The MG brand in India has been off to a great start with the Hector, adding the ZS EV and the Hector Plus to its line-up in a short span of time. The Gloster is MG’s flagship SUV for India and goes against the Toyota Fortuner, Ford Endeavour, Mahindra Alturas G4 and Isuzu MUX. With the Gloster, MG is taking the value proposition of the brand even more forward by not being cheaper than its rivals, but by offering a lot more features from several segments above. Let’s find out if it’s any good.
Most car brands today – be it Honda, VW, Audi, Mercedes – they all have this corporate design identity wherein all their cars have the same design, especially the front end; but not MG Motors. That’s because MG India sources each of its cars from various brands under the SAIC group. The Gloster is based on a Maxus/LDV D90, which is based on the T60 pickup. Like the other cars in this segment, it is a rugged ladder frame platform with a body on top. Where it stands out from the competition, is in the size department and you have to see it for real. At 4985mm length, 1926mm width, 1867mm height, 2950mm wheelbase, it is massive! Only the Mahindra Alturas is slightly wider. The Gloster has massive presence although the rest of the design isn’t that special. We hate the tacky Internet Inside badge and the Gloster name spelled out in caps on the tailgate and the fake quad tail pipes ends under that. The chrome embellishments look decent against the black paintwork on our test car and those 19-inch wheels although they look small with the huge body, are detailed enough.
Open the doors and the cabin feels inviting. The dashboard is remarkably similar to a BMW’s in design which from a customer point, isn’t a bad thing. The tan leather trim lifts the interior ambience a lot, it has a 12.3 inches touch screen unit along with another 8 inches for the instrument console. The infotainment system has voice commands, a 360-degree parking camera, android auto, a built-in sim card for internet connectivity, live weather updates and music streaming. There are acres of space both in front and rear. The seats are individual chairs for the first two rows and a reasonably big bench for the third. The seats themselves are quite hard and the front seats have excessive support in the lower back region. The driver seat has 12-way adjustments with memory, massage, ventilating and heating functions. The middle row is easily the best in class, with ample space all around and is perfect to be chauffeur driven in. The rear most row is spacious too, with decent headroom and knee room, although you are seated low with not much space under the seat in front, to tuck your feet below. The Gloster comes loaded with panoramic sunroof, three zone climate control, automatic headlamps, wipers, wireless charging, 12 speaker audio system, tyre pressure monitoring, auto parking assist, driver fatigue warning, adaptive cruise control, auto emergency braking, lane departure warning, blind spot detection system etc. The blind spot warning works really well, as does the adaptive cruise control system which can maintain a safe distance with the vehicle in front and bringing the Gloster to a halt if necessary. Our test car had worn, grabby brakes and they were kind of letting the whole experience down. Also, the parking sensor beeps were annoyingly loud and we couldn’t find a way to turn them off.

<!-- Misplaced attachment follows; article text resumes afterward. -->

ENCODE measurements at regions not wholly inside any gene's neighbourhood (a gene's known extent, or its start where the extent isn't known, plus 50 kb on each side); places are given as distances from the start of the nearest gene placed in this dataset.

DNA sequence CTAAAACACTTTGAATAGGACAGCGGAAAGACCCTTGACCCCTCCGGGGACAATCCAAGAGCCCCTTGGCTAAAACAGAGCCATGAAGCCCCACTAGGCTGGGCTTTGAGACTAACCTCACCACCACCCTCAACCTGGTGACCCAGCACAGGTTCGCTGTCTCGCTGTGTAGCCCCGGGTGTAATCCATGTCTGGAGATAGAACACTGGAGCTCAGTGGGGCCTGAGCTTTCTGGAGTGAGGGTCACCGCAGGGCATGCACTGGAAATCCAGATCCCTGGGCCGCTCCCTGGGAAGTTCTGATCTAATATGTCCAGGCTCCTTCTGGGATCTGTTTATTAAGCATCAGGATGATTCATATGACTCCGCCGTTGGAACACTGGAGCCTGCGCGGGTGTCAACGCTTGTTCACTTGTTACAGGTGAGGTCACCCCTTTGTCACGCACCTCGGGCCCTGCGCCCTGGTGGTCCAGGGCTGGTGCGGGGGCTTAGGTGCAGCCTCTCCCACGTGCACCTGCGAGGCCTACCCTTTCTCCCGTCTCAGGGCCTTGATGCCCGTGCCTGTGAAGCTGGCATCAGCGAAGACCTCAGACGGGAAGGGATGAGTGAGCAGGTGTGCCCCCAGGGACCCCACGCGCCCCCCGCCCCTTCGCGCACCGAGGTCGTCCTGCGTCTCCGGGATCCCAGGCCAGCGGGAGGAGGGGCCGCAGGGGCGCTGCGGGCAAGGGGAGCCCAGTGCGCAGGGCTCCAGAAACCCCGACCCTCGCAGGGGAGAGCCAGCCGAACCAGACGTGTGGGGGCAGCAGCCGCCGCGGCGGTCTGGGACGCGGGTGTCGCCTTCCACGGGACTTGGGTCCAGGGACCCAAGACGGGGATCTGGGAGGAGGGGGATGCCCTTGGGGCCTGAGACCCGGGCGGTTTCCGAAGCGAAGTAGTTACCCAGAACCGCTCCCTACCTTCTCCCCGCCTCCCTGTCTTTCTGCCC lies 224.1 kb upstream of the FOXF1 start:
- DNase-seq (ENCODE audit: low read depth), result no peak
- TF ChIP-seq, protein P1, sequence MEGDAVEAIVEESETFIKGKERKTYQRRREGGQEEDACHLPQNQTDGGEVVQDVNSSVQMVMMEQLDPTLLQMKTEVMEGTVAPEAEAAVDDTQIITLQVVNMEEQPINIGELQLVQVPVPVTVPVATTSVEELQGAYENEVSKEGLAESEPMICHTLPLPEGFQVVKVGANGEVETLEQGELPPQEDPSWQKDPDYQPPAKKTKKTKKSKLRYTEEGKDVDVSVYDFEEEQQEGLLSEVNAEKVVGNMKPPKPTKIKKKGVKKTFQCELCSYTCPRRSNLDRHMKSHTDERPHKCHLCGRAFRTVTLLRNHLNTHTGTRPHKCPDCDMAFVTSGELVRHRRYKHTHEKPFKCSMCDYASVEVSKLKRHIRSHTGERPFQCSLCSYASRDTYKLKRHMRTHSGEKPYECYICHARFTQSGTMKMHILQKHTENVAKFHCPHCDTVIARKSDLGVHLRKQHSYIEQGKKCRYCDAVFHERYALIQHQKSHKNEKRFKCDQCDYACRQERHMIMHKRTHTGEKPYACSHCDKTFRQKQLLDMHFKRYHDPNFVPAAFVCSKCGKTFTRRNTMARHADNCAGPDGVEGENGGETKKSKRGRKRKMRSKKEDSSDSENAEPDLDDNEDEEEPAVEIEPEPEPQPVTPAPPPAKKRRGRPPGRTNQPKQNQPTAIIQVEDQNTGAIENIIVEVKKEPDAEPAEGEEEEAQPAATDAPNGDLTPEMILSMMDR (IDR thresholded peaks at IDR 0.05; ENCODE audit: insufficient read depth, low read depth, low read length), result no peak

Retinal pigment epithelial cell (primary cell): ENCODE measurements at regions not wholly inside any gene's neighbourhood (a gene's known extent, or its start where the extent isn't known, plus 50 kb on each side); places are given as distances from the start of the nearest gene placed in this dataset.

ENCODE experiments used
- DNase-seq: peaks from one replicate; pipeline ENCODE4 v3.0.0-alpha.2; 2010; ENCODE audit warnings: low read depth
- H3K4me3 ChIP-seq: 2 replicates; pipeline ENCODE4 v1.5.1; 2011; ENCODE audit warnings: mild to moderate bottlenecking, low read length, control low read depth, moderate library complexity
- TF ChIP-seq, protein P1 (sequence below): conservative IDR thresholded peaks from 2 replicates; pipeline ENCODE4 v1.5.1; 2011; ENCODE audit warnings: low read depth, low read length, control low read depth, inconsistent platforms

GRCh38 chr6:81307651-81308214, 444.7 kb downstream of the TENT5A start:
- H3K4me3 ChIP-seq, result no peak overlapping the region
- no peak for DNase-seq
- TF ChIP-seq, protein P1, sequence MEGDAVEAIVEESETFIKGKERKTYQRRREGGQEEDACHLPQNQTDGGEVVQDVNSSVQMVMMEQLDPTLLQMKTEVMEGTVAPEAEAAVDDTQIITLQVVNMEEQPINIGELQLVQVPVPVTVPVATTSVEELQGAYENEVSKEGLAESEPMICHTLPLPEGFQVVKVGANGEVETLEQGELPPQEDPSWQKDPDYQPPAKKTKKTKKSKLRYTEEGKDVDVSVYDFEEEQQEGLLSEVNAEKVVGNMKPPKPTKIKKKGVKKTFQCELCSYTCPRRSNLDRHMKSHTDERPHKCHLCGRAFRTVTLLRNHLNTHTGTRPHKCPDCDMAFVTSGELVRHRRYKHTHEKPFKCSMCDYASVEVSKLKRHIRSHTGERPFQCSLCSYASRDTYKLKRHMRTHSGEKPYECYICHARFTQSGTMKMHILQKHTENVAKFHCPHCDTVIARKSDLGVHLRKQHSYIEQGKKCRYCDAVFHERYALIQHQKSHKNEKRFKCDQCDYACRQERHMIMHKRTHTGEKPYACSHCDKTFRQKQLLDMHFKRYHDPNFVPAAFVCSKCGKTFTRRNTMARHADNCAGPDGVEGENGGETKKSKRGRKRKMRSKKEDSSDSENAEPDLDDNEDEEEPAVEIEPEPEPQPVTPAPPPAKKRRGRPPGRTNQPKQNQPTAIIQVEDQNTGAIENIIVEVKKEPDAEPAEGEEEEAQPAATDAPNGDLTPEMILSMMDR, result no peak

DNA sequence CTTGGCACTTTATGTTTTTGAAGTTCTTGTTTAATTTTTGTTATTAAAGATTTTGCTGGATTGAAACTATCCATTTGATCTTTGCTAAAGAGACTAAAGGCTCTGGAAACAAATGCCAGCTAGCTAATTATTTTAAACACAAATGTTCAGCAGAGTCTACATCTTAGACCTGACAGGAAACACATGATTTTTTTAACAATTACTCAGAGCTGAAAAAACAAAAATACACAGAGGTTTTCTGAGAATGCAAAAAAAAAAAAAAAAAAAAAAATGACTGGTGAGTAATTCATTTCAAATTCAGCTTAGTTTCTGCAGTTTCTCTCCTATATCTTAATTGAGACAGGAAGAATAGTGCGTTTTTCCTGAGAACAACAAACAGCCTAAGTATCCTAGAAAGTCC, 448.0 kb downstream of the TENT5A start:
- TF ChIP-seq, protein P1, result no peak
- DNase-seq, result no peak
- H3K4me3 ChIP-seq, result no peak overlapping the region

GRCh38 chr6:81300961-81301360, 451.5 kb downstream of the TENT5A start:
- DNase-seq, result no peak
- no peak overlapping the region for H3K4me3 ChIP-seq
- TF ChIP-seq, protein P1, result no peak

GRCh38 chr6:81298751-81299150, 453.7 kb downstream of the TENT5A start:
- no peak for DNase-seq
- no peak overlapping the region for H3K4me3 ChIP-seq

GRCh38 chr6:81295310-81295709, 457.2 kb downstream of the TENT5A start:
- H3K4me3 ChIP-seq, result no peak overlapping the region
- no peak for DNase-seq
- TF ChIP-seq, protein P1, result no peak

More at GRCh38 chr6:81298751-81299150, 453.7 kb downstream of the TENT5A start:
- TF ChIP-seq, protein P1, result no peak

The MG Gloster is powered by a 2.0L four-cylinder diesel that, in this twin-turbo variant, puts out 215bhp and 480Nm. These are class leading figures but the engine feels gutless under normal driving, especially when you move off. It is very lazy to pick up revs, wakes up around 2000rpm and quickly loses steam just under 4000rpm. It is mated to an 8 speed ZF automatic but the tuning is all wrong. The gearbox gets confused at times and you feel there are few flat spots in power delivery. But when you go all out and do a launch, it does 0-100kmph in a very respectable 11.1 seconds – not bad for something that weighs 2.5 tons! Wish that its performance was more usable. The lazy nature of the engine along with its unwieldy dimensions, is not something you enjoy in the city. Get it out on the highway and you will appreciate it. There is also a 163bhp, 375Nm single turbo variant of this engine in the lower spec Gloster but we have no idea how it would handle all that weight.
The Gloster feels heavy and ponderous at first, but has surprisingly good road manners for a heavy car. It rolls a fair bit, but for a ladder frame chassis, it has good amounts of grip and composure. The steering has decent levels of feel and is accurate, the big SUV can change directions with relative ease. The ride quality is quite good for something so heavy and not overtly soft in its suspension setup. There is some bulkiness at low speeds, but it gets better as speed picks up. Brakes on our test car weren’t all that great and seemed to have been abused a lot.
We didn’t take it off-roading, so we don’t know how capable it is out there. The four-wheel drive has a locking electronic differential. The system uses different drive modes – Sand, Snow, Rock and Mud, but that’s all you have control over and you can’t select 4WD or Low Range manually like in its rivals. The low chin of the front bumper and the overall classy nature of the car, left us thinking if we should get it dirty at all. May be another time.
If size and presence is your thing, the MG Gloster has that in spades. It can look imposing next to SUVs that cost twice as much, has acres of space to match and loads of tech to shame them too. It is refined, comfortable and has good highway manners too. We didn’t like the way the engine is tuned and how big and ponderous it feels around town. That middle row is where you want to be in this one. Best SUV to be chauffer driven in? Absolutely.
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